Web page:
Fujitsu restricts aging laptop battery capacity to 65%


A few months ago, my Fujtisu P772 laptop received a Fujtisu update through Windows update that gives a warning that my battery is considered deteriorated and I must update the firmware to prevent a potential battery-related thermal incident. It let me postpone it a few times, but there was no way to eliminate the warning and if I tried to remove the software, it would automatically come through Windows Update again.

In the end, I let it go through the firmware update and haven’t thought anything about it until I decided to do a fresh Windows installation with the 1903 release. As soon as Windows finished installing and reached the desktop, that battery warning presented itself:


It’s bad enough as it is that as laptop batteries age, they lose capacity and Fujtisu has taken this a step further by reducing the maximum charge level to 65%. :confused:

So far I’m not aware of any other laptop manufacturer doing this and don’t recall reading any advice on not to fully recharge old lithium ion batteries. I can just imagine the outrage electric car makers would cause if they decide to apply software updates to customer cars so that batteries older than a few years can no longer recharge above 65%. :open_mouth:


This appears to be an overkill response to a battery recall stemming from presence of foreign particles in some battery lots, which I presume may cause ignition under high charge states due to the initiation of internal shorts.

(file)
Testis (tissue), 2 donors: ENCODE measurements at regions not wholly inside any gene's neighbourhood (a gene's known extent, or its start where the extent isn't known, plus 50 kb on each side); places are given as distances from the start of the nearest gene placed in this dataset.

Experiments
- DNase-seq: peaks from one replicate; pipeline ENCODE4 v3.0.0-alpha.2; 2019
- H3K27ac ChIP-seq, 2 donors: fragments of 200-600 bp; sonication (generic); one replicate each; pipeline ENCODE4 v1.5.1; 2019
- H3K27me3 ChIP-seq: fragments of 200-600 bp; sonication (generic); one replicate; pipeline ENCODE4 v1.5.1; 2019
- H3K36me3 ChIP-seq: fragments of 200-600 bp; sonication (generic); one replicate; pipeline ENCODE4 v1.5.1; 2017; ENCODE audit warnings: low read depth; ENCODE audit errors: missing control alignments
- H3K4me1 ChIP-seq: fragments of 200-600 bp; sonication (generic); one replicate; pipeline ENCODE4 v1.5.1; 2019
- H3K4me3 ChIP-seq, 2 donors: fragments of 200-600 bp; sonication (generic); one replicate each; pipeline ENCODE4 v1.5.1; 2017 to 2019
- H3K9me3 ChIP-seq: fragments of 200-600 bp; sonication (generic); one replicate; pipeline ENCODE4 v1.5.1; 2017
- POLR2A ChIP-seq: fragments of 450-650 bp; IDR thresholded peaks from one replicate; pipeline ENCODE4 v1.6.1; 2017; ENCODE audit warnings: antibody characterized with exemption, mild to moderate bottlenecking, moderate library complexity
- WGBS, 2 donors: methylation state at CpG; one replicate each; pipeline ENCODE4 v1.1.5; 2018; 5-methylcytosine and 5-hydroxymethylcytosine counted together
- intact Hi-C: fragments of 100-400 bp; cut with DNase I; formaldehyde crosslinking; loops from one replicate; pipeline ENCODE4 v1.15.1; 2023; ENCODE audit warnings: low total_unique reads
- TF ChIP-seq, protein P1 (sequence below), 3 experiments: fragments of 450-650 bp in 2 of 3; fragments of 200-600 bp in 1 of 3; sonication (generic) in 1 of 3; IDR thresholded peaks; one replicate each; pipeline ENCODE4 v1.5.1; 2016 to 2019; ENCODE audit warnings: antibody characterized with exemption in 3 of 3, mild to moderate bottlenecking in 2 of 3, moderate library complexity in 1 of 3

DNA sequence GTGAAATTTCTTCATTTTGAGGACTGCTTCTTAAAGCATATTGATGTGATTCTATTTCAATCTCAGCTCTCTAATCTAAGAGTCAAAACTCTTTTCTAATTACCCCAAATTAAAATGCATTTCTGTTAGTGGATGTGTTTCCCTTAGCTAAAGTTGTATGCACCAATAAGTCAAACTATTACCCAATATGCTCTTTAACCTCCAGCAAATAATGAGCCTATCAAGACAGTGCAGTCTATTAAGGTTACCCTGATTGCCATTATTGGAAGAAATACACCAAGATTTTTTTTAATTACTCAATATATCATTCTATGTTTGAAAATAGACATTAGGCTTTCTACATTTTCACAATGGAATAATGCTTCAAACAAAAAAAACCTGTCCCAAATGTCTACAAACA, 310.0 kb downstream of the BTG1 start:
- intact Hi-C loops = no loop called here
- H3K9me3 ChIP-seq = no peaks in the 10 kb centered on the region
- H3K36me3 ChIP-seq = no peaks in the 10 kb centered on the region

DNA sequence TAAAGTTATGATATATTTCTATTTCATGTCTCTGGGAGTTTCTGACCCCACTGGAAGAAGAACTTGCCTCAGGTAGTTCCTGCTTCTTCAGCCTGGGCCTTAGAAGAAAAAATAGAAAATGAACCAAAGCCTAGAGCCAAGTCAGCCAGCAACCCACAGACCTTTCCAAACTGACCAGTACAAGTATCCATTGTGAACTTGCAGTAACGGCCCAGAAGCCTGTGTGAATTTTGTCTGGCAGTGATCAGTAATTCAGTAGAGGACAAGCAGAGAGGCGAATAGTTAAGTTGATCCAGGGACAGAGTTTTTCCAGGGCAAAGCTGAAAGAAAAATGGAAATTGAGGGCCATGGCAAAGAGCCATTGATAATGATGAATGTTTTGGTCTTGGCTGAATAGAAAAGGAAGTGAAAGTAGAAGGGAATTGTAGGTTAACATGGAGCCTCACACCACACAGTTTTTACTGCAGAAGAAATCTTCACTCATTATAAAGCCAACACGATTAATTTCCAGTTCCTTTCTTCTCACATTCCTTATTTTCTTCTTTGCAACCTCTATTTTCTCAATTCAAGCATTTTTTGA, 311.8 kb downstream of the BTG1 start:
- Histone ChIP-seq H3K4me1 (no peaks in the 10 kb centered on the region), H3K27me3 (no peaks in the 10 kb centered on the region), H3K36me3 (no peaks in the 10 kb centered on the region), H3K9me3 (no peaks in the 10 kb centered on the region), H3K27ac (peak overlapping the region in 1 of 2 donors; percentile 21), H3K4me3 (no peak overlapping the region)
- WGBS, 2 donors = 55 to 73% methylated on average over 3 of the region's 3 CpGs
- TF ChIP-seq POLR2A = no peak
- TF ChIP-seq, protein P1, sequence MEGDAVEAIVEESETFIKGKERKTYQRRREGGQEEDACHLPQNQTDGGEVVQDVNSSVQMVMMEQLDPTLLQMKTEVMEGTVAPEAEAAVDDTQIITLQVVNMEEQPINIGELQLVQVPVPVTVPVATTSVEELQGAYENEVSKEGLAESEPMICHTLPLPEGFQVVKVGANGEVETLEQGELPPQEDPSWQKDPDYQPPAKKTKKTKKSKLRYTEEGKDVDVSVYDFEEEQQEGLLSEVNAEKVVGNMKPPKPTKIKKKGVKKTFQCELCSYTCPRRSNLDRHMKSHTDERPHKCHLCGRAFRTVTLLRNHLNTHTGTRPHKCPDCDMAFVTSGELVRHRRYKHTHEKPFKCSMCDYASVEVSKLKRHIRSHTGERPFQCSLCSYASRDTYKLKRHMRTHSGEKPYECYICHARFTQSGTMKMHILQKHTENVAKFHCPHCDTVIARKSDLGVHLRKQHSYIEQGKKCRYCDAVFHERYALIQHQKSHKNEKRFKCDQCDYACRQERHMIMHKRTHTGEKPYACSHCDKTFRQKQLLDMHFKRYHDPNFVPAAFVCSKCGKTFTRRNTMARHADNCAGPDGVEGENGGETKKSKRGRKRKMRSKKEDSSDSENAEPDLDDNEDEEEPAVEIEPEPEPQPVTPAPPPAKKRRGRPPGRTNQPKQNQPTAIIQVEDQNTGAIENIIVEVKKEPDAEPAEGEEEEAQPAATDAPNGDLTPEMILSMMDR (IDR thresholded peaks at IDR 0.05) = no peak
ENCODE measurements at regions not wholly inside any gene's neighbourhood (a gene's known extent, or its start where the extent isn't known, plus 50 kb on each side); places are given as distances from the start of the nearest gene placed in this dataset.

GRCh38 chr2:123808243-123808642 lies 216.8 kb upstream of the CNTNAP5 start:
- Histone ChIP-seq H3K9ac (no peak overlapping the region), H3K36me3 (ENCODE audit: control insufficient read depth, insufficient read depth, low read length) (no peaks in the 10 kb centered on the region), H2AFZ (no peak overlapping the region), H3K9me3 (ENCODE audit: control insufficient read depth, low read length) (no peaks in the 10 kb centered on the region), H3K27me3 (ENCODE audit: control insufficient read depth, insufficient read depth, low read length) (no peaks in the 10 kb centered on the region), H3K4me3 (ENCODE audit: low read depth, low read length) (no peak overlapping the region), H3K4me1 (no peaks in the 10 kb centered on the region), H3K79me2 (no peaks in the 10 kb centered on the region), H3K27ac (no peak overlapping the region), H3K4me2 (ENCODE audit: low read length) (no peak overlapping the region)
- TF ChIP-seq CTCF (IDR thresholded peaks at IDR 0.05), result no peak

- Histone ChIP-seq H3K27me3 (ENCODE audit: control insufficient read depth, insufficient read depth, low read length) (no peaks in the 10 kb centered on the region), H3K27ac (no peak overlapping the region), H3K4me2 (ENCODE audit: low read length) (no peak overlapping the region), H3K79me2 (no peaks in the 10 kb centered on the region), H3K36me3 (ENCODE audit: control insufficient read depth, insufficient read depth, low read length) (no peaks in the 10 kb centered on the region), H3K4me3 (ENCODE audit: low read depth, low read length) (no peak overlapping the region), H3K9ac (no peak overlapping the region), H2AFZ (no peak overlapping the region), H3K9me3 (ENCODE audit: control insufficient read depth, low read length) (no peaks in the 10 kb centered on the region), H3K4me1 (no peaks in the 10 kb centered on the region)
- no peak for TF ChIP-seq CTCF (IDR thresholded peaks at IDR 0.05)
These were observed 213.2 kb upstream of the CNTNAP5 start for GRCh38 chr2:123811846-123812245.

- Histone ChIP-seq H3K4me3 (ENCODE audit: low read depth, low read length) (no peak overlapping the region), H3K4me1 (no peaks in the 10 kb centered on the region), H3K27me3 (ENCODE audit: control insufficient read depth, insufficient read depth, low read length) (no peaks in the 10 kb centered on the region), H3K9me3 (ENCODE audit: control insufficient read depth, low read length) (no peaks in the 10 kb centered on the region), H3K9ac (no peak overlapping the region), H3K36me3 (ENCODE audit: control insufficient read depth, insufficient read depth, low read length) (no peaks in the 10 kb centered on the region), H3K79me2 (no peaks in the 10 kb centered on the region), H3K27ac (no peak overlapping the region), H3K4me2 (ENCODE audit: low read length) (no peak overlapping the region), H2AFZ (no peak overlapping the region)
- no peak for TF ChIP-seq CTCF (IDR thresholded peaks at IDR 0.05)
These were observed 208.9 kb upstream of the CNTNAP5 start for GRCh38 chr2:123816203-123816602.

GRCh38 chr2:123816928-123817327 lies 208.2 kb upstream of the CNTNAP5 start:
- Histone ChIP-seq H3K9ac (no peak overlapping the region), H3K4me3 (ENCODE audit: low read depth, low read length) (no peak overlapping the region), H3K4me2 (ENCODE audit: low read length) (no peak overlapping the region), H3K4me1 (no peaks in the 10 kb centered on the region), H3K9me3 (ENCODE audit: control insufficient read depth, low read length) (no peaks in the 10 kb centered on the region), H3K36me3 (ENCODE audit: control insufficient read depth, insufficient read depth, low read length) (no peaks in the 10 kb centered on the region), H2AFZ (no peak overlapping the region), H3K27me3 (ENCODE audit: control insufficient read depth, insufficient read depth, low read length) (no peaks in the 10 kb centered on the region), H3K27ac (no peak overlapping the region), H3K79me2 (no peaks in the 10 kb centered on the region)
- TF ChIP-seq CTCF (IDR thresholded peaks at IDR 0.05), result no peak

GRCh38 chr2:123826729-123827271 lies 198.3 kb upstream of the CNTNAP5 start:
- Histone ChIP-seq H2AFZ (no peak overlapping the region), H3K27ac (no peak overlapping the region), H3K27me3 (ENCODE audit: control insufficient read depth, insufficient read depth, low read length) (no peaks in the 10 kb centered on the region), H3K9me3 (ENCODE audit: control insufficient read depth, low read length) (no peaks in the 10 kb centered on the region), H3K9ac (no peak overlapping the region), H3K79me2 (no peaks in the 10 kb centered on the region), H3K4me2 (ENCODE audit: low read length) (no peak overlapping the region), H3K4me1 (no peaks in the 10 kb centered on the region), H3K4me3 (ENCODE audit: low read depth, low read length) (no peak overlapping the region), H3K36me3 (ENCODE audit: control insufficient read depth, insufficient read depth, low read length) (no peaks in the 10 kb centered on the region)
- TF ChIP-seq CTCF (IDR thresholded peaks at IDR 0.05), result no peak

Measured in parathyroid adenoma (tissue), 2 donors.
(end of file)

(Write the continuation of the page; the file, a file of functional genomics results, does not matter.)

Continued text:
It seems that, in their paranoia over non-recalled batteries that might unexpectedly have the same defect, Fujitsu is applying this over-the-top fix to all laptops of that vintage.


For curiosity, I checked the battery serial # with their battery check utility. While it stated mine is not recalled, it told me I must replace my battery anyway and that I could only recharge it 6 more times! :hushed:

Instead of clicking either button, I rebooted and it just displays the message in my first post again.

The laptop is otherwise in good working condition and was fairly high end when I bought and configured it (12" display, Core i5 3320M, Crucial M4 512GB SSD, 12GB RAM) It was one of the last 12" models at the time that included a CD bay as it let me swap between it and a second internal HDD.

From various experimenting, I managed to find a loophole that gets the battery temporarily charged to 100%. So if it does decide to only recharge 6 more times, I’ll try this trick.

It does make me wonder whether this will be an issue if I decide to buy an aftermarket battery. When it comes to the point where I decide to replace my laptop, the new one will not be a Fujitsu!


What are the terms of the Battery Pack Exchange Program referred to by the tool?


When I ran it again today, it gave me a close button instead of that warning that it was going to prevent me charging after 6 days. I don’t recall there being any link under that pop-up yesterday when I moved it before rebooting. This is the message it displayed when I ran it today:


This is the page I downloaded the tool from.